by Dan Letecky

This article first appeared on DotNetFirebird


In this article, we will talk about searching the data in a Firebird database using DotLucene full-text search engine. We will focus on storing the index directly in the database (the source code of the solution is attached).

Firebird SQL

Firebird SQL excellent embedded database with a good .NET support) has no built-in fulltext search support so far. Instead, you need to rely on third party tools. Fortunately, there is a great search engine library available: DotLucene. It is an open-source .NET library (ported from Java) that can index any data (structured or unstructured) that you are able to convert to raw text.

Using an additional library for fulltext doesn't look too elegant at first sight. However, it has some advantages. Let's compare it quickly with MySQL integrated fulltext search:

How to Index the Data?

For basics about using DotLucene to index your data, I recommend reading:

The following applies for indexing the database:

  • You are using a different source of data (obviously ;-). Instead of reading from the disk, you need to load it from the database.
  • When indexing texts, you don't need to it in the index in full, just keep them in the database.
  • Create an additional Field that will contain the primary key of the indexed document (so you can later load it from the database).
  • When indexing HTML, you need to strip the HTML tags (you need to supply raw text to DotLucene).

Where to Store the Index

On a server, it's no problem to store the index in a separate directory (you can also load it to RAM to make your searches super fast - if you have enough RAM, of course). In a desktop application, it might be useful to store the index in a Firebird database.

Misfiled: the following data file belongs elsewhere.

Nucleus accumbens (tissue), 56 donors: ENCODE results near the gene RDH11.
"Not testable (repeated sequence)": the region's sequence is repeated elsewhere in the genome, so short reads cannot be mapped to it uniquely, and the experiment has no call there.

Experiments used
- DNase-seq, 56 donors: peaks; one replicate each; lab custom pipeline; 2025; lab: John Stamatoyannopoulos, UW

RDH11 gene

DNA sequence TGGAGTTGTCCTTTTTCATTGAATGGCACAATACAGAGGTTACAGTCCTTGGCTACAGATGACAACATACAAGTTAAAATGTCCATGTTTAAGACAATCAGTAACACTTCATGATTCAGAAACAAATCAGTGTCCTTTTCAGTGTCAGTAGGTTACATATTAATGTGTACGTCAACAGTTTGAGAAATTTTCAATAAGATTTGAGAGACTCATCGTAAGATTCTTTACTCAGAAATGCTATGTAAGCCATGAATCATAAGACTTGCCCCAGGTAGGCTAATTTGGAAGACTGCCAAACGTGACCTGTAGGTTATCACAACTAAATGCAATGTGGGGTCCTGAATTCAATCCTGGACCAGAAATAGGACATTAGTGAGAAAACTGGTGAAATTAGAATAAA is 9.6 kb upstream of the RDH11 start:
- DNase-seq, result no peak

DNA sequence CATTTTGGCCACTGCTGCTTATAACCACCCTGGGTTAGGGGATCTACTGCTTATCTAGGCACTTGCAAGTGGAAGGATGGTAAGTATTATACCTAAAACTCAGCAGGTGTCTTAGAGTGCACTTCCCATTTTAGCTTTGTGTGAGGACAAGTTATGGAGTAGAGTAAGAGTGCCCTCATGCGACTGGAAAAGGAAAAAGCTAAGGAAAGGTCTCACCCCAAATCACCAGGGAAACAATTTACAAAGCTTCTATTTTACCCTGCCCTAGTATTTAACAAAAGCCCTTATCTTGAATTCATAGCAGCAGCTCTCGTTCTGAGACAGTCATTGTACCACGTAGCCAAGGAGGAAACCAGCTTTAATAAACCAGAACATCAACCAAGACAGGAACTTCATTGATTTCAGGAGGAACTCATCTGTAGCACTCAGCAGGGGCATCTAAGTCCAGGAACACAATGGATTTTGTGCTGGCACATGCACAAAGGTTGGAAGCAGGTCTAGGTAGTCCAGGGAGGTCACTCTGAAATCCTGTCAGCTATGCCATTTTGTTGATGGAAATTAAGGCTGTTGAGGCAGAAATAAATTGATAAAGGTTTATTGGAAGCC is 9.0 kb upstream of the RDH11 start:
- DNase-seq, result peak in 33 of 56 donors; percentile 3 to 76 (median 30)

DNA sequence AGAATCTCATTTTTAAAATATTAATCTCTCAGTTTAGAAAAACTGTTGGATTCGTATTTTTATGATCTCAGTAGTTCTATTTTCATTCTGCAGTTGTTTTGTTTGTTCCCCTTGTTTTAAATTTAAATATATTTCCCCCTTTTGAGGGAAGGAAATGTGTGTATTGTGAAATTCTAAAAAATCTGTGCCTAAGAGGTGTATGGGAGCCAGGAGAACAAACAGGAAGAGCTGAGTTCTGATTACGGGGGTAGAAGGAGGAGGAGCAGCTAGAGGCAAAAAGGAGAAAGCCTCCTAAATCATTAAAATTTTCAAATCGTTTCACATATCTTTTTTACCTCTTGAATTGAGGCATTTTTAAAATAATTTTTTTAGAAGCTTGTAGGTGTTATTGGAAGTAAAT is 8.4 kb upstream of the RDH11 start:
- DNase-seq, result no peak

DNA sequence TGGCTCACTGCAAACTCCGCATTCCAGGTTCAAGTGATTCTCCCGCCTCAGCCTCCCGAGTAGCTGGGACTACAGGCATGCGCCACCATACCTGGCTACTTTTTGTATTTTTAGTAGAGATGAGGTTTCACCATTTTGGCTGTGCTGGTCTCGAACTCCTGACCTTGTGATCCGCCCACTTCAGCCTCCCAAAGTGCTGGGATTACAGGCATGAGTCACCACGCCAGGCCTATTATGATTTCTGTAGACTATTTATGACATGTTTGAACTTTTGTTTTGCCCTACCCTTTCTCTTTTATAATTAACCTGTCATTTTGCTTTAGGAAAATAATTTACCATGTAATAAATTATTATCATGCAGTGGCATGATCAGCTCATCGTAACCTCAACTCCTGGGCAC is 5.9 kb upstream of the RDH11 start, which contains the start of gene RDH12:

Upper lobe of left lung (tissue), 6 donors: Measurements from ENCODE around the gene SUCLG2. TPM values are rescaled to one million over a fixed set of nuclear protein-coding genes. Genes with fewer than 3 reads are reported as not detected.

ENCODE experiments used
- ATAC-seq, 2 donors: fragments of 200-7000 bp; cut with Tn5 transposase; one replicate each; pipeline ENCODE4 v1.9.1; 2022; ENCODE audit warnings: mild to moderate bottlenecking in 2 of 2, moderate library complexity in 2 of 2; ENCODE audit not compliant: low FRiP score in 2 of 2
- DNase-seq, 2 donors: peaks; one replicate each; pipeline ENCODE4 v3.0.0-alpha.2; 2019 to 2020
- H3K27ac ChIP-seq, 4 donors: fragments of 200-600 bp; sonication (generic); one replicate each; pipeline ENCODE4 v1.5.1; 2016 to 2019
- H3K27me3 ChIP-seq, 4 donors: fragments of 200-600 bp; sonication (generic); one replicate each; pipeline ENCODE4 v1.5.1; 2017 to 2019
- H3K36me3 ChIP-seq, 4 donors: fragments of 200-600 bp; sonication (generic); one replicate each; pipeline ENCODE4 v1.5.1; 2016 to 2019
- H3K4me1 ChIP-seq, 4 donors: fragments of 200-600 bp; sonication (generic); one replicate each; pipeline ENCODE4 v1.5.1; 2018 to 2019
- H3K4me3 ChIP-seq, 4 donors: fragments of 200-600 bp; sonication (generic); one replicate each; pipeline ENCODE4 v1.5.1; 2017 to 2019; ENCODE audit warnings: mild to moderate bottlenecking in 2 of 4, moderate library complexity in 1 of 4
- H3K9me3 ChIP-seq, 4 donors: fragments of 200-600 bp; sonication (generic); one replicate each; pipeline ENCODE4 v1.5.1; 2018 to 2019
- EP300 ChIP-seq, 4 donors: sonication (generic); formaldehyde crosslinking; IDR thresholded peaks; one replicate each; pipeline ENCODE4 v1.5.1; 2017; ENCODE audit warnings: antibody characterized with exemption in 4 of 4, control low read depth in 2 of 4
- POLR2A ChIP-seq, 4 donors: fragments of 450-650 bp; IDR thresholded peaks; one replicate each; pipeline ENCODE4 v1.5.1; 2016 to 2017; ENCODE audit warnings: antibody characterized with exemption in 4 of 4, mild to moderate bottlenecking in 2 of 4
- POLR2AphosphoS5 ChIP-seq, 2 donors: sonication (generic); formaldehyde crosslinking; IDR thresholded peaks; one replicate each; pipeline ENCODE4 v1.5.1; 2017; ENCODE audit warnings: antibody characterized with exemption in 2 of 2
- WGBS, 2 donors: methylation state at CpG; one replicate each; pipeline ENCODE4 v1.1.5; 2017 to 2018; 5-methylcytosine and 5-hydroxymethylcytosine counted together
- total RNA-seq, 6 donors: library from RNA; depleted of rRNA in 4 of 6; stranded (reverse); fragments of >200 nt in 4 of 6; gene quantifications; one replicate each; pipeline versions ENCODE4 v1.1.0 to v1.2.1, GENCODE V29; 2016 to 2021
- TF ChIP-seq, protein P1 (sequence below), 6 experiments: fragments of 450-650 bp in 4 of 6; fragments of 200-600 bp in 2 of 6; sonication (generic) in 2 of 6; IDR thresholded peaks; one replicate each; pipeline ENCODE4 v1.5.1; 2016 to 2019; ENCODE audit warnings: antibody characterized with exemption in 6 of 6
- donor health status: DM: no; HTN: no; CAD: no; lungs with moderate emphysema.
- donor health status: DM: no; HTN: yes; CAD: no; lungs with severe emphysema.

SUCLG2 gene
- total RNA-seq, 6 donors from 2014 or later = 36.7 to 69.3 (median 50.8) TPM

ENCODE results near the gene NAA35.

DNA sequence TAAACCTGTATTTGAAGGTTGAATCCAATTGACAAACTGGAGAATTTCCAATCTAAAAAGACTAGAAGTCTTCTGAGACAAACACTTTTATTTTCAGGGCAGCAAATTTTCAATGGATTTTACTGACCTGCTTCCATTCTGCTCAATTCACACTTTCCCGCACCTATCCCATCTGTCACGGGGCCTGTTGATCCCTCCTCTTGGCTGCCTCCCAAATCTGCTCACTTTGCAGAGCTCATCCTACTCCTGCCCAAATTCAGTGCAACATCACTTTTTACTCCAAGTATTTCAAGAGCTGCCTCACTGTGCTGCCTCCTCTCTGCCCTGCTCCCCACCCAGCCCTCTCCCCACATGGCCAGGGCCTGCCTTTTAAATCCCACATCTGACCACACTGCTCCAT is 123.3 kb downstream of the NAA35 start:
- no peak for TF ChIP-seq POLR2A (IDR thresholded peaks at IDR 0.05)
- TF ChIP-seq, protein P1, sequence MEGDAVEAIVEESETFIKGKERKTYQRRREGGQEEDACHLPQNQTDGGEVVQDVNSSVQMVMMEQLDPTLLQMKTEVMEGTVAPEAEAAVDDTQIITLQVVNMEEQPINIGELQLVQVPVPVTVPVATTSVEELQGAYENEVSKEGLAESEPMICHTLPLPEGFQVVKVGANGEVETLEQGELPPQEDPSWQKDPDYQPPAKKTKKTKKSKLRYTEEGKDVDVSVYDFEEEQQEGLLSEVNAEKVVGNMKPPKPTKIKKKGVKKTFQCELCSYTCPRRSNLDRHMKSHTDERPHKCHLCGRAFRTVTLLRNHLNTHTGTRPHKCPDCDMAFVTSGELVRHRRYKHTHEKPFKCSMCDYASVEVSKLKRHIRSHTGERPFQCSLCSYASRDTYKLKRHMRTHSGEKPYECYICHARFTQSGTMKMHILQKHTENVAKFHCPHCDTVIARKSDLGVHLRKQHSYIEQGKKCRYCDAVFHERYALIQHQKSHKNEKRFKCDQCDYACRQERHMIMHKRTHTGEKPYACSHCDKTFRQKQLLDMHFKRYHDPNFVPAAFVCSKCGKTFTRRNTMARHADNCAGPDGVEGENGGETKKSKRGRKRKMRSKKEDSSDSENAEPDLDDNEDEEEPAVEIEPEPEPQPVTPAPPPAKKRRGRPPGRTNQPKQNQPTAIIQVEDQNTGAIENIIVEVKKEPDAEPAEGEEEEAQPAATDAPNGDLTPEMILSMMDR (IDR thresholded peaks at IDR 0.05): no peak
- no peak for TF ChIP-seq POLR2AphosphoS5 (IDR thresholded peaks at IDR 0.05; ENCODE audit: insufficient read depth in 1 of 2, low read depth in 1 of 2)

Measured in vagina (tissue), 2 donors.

DotLucene supports a mechanism for adding custom index storages. All storage types (file system and RAM are built-in) are implemented as a class derived from Lucene.Net.Store.Directory abstract class. I have created a Directory implementation that stores the index directly in a Firebird SQL database.

FbDirectory class

All index reading/writing operations in DotLucene are done using a Directory class. The new FbDirectory class is based on FSDirectory. The filesystem operations are replaced with database operations. Here you can see what we need to implement:

using System;
namespace Lucene.Net.Store
    public abstract class Directory
        public abstract String[] List();
        public abstract bool FileExists(String name);
        public abstract long FileModified(String name);
        public abstract void TouchFile(String name);
        public abstract void DeleteFile(String name);
        public abstract void RenameFile(String from, String to);
        public abstract long FileLength(String name);
        public abstract OutputStream CreateFile(String name);
        public abstract InputStream OpenFile(String name);
        public abstract Lock MakeLock(String name);
        public abstract void Close();

Performance Tips:

  1. If performance is your main concern, use the standard FSDirectory instead to store the index on disk. My tests show that database storage is twice as slow than the filesystem. Use the database storage only when you have no other choice.
  2. Use compound index format IndexWriter.SetUseCompoundFile(true);). This is default in DotLucene 1.4 but in 1.3 you have to do it manually.
  3. Create the index in memory, optimize, then save it on disk using FbDirectory.Copy(); This will only help you if you are rebuilding the whole index from scratch.
  4. If you are adding a document to the index from a desktop application, do it in background (in a separate thread). You are still able to search while you are adding a new document.

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Dan Letecky